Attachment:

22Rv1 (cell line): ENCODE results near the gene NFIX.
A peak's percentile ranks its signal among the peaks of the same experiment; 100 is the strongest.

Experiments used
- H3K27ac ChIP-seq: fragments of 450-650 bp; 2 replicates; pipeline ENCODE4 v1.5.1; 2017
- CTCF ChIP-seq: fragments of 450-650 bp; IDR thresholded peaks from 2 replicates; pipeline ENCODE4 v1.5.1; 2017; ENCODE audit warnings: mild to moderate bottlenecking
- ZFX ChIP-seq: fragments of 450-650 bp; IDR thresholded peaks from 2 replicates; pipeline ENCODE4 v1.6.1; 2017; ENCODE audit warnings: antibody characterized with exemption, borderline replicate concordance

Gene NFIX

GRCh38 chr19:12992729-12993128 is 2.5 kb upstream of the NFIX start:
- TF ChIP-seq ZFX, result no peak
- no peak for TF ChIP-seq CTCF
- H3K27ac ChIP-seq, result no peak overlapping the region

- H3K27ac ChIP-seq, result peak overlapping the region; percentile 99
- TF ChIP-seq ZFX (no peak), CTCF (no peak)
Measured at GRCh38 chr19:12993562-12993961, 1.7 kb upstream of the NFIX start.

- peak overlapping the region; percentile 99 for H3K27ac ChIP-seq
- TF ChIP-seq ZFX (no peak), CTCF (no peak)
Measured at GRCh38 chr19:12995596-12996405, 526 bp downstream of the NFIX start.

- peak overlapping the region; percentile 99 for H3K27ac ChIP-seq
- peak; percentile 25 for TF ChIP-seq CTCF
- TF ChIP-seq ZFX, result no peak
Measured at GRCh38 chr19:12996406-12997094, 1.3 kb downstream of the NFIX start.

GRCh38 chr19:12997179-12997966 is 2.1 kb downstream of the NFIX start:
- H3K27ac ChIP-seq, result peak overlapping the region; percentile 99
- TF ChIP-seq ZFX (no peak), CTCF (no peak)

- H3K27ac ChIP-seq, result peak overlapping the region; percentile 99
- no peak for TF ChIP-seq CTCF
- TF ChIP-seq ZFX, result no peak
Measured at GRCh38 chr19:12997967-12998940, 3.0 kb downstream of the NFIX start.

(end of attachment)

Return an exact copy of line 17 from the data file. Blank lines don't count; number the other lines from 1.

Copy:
Measured at GRCh38 chr19:12995596-12996405, 526 bp downstream of the NFIX start.